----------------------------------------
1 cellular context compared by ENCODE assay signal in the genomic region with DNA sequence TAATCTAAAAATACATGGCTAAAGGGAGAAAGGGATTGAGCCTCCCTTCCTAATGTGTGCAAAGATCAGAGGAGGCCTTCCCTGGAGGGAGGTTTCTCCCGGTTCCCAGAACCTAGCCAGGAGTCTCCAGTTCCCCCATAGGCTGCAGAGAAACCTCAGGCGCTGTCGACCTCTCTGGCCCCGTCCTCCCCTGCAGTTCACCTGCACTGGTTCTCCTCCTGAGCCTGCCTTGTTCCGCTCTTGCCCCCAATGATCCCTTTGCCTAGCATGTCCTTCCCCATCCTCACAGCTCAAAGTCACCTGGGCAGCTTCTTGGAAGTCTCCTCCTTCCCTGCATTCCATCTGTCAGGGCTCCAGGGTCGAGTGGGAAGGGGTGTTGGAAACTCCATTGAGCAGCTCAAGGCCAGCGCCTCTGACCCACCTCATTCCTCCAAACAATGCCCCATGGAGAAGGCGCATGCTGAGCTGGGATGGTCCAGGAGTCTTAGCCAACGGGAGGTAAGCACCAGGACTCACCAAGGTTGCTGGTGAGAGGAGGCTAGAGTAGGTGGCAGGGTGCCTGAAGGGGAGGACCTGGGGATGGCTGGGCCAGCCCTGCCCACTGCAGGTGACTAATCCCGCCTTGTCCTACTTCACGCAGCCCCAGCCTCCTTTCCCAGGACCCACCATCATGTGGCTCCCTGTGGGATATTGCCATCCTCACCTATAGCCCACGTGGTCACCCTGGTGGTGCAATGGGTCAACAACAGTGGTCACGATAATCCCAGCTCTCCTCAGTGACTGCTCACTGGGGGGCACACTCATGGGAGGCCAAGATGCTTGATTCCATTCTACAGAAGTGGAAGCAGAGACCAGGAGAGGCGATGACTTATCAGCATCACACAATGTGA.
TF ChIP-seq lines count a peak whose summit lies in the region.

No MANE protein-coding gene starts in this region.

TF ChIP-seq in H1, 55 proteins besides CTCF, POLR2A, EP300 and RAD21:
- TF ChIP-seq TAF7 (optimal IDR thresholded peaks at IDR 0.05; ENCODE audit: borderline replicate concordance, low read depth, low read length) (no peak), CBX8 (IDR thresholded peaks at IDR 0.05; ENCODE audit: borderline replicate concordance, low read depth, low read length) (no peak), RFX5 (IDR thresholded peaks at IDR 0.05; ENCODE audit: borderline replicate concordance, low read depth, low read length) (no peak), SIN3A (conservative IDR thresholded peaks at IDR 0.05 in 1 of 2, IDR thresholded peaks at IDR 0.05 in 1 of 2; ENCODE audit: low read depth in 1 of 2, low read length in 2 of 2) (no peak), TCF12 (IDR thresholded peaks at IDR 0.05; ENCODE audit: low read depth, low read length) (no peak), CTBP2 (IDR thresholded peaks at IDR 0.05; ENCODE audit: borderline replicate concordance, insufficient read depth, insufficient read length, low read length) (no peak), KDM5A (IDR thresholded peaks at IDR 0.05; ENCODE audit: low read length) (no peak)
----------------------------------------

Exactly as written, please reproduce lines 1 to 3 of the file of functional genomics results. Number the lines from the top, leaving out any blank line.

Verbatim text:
1 cellular context compared by ENCODE assay signal in the genomic region with DNA sequence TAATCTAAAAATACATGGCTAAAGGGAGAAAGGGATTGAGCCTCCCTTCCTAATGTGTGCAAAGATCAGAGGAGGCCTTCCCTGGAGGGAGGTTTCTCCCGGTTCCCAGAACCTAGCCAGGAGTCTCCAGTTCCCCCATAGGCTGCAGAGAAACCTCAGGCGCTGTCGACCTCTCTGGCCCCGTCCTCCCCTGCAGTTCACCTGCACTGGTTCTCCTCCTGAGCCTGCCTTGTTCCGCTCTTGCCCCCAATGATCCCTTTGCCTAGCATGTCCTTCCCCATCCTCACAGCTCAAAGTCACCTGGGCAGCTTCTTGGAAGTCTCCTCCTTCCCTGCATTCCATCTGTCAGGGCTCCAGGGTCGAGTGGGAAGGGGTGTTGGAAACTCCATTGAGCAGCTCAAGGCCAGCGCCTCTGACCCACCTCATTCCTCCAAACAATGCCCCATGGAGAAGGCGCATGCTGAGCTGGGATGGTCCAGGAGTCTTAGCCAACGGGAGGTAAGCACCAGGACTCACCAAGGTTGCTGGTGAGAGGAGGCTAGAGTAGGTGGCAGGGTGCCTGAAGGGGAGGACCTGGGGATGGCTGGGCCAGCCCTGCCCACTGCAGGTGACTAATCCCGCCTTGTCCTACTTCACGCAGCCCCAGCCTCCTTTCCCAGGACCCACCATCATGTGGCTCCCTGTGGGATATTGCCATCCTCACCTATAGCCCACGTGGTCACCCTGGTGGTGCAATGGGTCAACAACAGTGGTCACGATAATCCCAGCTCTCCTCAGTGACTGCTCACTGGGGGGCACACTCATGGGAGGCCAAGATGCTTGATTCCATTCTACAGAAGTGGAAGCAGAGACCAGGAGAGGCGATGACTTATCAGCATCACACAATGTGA.
TF ChIP-seq lines count a peak whose summit lies in the region.

No MANE protein-coding gene starts in this region.